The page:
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Eric Rothenberger

Remax Central

How to Safely Get Rid of Big Stuff





Maybe you’re getting ready to downsize, or maybe you’ve been bitten by a minimalist bug. Whatever the motivation, it’s never a bad idea to streamline and get rid of the unnecessary stuff that’s cluttering up your life and home.

Unfortunately, we often tend to hold onto certain things - especially big things - because we just don’t know how to get rid of them without adding to the ever-growing masses of landfill. Here are some solutions for safely and sustainably removing large items that are no longer needed in your home:

Furniture. First, check with family and friends to make sure the furniture you no longer want can’t be repurposed in the home of someone who’s just starting out. Next, hit up the internet and check out local online tag sales or Facebook marketplace. You could also try putting it on the curb with a free sign, or calling your local thrift shop, which might be willing to come pick it up for free. With a little sanding, repainting or reupholstering, the furniture you no longer want could be someone else’s treasure.

Electronics. If you’re holding onto old TVs, computers, cell phones, DVD players and the like, it’s time to have them stop collecting dust in your home. The first thing to do is make sure all personal information is removed from computers and phones. Next, remove any rechargeable batteries that must be recycled separately. If you’re upgrading your electronics, ask if the manufacturer or retailer you’re buying from offers a trade-in deal. Amazon has a mail-in option that offers gift cards in exchange for cell phones, e-readers, tablets and Bluetooth speakers. Otherwise, research retailer, electronic recycling programs, such as Best Buy’s. You can also check with your municipality to see if it hosts events to help residents get rid of old electronics responsibly. If your electronics are less than five years old, are still functional and don’t require any major replacement parts, there are a variety of community organizations that might be happy to accept them as well.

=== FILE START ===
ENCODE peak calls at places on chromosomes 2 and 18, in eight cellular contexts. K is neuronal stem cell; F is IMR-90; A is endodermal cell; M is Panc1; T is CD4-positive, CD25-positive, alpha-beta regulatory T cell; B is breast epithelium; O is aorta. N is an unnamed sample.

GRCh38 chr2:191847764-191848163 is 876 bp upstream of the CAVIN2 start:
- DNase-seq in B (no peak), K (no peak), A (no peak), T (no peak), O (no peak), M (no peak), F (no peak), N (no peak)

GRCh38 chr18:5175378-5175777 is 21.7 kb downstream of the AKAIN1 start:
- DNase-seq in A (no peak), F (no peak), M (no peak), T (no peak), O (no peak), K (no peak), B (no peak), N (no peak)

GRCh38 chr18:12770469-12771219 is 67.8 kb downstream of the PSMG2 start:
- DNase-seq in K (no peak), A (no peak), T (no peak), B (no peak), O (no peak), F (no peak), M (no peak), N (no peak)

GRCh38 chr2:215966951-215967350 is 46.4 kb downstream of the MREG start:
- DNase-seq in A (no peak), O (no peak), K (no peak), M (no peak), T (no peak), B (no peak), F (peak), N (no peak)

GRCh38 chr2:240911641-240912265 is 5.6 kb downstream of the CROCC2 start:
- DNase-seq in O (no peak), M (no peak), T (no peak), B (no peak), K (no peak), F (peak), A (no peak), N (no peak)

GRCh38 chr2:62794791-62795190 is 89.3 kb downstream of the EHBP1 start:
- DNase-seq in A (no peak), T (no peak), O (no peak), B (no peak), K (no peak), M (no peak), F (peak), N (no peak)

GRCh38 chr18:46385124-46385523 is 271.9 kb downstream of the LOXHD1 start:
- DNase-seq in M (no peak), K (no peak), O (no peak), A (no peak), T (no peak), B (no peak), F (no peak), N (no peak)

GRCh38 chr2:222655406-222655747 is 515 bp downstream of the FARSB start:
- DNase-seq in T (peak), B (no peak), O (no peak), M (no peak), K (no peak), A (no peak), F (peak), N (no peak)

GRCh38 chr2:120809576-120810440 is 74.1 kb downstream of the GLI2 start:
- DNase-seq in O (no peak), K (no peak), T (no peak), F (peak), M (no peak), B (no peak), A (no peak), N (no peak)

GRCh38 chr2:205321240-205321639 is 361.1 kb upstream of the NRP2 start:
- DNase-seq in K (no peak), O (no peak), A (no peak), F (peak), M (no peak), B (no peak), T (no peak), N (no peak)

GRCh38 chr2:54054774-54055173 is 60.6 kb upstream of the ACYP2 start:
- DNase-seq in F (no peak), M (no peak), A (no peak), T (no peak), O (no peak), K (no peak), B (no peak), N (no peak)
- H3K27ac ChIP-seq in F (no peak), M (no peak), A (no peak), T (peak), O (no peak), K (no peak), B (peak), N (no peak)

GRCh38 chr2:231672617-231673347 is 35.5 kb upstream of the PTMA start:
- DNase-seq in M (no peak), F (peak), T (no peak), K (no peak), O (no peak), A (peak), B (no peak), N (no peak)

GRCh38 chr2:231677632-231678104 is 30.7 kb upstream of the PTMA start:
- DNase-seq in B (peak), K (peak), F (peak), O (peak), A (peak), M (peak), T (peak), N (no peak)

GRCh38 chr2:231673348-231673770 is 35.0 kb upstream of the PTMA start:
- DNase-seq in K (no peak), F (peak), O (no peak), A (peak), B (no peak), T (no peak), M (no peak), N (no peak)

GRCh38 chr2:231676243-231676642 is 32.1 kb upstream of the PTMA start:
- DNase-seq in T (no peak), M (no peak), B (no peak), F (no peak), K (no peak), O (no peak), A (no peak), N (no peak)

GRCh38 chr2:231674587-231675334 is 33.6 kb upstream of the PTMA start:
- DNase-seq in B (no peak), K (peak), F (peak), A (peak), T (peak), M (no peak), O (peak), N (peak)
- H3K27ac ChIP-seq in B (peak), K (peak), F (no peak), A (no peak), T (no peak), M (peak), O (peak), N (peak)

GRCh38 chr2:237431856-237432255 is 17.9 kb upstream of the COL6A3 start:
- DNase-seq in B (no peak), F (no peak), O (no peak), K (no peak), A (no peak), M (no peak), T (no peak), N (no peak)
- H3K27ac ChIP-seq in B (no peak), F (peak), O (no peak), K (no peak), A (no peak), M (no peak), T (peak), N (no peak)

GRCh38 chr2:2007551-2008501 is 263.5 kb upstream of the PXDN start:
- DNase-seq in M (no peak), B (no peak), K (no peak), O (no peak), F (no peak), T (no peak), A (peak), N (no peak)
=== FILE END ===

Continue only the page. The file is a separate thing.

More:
Appliances. If you’ve got appliances that you’re no longer using, chances are high that a young family member setting up their first apartment will be happy to take them off your hands, so ask around. If not, check with your city or town to see if they have an appliance recycling program - they may even offer free pick-up. You can also try to sell your old clunkers online through Facebook Marketplace or Craigslist. Bear in mind, non-working appliances have potential, too, as they can be stripped for valuable parts. Or, if your older appliance is still working and you just want it out of your home, see if it can be of use at your local non-profit, senior center or veteran’s club.

These ideas will free up space in your home, solve a problem for someone else and keep Mother Nature happy at the same time.